I tend to prefer the use of Latin in the Liturgy. It would seem that our divine worship of almighty God almost requires us to use a special sacral language that is set apart for the Sacred Mysteries. Muslims and Jews also make use of sacral languages in their own religions. Using a sacral language shows God that we want to make the effort to use a language at Mass that is not the easy and everyday language of the streets. Moreover, the liturgy is not an everyday event, so it should not be saturated with everyday language, everyday music, and everyday gestures.

    Also, I like the fact that Latin unifies us as Catholics of the Latin Church. In too many parishes today, separate factions of the parish are off at their own Spanish Mass, Charismatic Mass, Polka Mass, Vietnamese Mass, and on and on…

    I noticed that some here have said they get more out of the Mass when the Mass is in English. I don’t think that’s the best way to look at it. We don’t go to Mass to get something out of it. Rather, we go to Mass to put something into it—the Divine Worship of Almighty God.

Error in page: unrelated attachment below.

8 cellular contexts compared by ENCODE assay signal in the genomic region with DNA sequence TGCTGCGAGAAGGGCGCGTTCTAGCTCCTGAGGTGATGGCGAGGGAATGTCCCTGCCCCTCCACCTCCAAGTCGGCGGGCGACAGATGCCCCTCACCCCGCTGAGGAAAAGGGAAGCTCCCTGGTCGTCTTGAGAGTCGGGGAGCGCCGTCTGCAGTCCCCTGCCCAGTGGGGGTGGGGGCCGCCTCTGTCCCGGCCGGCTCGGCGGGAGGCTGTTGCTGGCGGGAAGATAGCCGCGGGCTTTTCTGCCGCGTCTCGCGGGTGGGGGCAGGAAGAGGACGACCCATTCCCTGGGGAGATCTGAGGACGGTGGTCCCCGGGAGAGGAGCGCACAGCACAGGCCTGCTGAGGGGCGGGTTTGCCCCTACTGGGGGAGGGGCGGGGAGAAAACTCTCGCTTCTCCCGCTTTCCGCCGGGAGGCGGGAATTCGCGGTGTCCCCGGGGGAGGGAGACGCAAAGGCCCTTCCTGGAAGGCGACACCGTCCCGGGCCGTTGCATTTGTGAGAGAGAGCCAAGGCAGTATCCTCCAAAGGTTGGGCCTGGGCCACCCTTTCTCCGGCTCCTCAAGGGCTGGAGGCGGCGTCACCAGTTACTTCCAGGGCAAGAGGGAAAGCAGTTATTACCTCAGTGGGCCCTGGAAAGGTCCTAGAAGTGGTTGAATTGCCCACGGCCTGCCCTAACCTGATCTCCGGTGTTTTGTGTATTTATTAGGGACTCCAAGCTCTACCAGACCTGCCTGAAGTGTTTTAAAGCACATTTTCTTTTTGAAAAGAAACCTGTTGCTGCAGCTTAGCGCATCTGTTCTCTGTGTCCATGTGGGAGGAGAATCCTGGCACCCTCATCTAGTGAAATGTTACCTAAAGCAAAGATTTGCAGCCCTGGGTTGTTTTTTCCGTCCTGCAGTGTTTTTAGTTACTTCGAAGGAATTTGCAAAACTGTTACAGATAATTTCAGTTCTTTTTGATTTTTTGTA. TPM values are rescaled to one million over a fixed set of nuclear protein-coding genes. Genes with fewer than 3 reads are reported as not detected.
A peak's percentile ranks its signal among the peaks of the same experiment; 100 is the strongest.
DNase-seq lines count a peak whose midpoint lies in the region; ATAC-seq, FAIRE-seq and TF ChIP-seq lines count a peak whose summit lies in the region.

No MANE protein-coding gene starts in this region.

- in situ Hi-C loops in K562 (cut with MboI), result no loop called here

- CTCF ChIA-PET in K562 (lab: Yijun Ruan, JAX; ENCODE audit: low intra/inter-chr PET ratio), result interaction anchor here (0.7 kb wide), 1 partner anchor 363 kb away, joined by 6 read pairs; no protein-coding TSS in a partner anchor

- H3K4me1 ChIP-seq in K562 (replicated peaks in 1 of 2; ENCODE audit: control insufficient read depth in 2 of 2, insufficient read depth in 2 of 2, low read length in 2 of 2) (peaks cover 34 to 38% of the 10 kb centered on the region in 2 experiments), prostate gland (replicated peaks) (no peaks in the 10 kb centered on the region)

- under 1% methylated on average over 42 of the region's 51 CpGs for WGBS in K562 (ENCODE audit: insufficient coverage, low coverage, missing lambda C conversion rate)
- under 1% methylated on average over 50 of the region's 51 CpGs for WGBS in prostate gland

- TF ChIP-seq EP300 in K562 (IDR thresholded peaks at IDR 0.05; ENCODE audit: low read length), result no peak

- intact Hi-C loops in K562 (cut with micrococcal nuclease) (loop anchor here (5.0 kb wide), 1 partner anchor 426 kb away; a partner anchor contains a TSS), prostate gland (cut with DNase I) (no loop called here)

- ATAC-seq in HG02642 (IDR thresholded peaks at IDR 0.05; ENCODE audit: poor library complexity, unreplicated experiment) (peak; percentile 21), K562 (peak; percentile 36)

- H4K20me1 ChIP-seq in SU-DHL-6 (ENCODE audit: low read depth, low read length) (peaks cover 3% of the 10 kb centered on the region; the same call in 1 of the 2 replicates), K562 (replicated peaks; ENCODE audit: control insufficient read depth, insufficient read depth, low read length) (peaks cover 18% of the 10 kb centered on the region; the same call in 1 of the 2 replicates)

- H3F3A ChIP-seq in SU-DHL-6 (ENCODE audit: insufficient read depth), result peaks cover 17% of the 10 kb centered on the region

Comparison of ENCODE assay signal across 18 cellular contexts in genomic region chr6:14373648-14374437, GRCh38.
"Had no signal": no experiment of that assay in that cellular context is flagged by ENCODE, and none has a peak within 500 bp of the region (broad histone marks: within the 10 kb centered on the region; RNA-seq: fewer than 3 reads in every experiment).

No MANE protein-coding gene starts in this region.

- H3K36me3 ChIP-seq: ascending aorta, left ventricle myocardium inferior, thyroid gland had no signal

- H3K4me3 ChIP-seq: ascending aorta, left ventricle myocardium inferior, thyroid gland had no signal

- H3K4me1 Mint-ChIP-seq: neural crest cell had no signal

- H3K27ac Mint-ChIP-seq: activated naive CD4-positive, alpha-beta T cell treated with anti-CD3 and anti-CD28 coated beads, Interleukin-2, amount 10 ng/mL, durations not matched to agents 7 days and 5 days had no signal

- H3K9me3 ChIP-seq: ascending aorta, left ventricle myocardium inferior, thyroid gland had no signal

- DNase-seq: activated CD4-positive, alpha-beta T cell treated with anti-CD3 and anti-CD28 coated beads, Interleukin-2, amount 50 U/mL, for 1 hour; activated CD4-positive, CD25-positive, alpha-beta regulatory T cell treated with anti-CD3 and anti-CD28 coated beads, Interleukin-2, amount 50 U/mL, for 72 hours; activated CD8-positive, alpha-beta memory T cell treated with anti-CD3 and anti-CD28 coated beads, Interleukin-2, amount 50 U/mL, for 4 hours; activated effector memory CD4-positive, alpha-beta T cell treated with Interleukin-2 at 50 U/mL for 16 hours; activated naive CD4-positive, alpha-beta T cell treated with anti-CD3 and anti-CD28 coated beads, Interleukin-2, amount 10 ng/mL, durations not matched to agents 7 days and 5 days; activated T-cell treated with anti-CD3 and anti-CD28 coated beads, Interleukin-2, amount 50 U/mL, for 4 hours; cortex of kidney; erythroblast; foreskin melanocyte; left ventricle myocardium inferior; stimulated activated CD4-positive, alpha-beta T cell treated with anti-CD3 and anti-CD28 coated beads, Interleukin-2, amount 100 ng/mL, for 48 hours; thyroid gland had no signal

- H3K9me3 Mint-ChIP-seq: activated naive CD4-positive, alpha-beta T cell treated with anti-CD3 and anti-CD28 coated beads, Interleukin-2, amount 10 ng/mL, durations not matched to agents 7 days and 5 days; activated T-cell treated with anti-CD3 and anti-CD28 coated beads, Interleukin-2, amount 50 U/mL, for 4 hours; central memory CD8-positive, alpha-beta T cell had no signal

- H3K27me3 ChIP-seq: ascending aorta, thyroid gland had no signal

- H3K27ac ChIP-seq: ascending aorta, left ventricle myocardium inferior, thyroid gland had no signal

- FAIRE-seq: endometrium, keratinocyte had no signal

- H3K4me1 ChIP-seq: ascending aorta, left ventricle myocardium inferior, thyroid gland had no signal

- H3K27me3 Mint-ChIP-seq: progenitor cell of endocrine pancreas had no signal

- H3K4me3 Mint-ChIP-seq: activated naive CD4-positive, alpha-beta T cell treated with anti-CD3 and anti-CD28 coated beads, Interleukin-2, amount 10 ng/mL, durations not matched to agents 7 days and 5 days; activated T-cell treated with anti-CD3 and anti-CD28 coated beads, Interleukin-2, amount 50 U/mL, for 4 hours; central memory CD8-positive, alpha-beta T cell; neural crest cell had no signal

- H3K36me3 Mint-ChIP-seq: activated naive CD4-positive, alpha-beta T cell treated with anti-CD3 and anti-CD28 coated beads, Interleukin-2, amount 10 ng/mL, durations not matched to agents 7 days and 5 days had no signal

If you are having a hard time figuring out the Traditional Latin Mass, please hang in there. Just about everyone is lost at first. You don’t know what is going on. You don’t feel like you are participating. You might even be bored. After 5 or 10 times, however, you will probably start to become more attuned to the Extraordinary Form’s beautiful rhythm and reverential approach to Divine Worship. The Holy Spirit worked for centuries perfecting the Traditional Latin Mass. Its movements, rhythm, and gestures are Divine Poetry.

  67. Aelric says:

    When all the dusts settles from various considerations of comprehension and euphony, one simple fact remains for me: assisting at Mass in Latin transcends time and place. I hear (much) the same words as spoken by Augustine & Ambrose; Francis and Dominic; Thomas Aquinas and Bonaventure; Bruno & Benedict; Catherine of Siena & Theresa of Avila. I hear the same words as spoken in the jungles of Africa as the fjords of Norway & Iceland; from the mouth of the Tiber to Cape Hope; from Bath to Guam.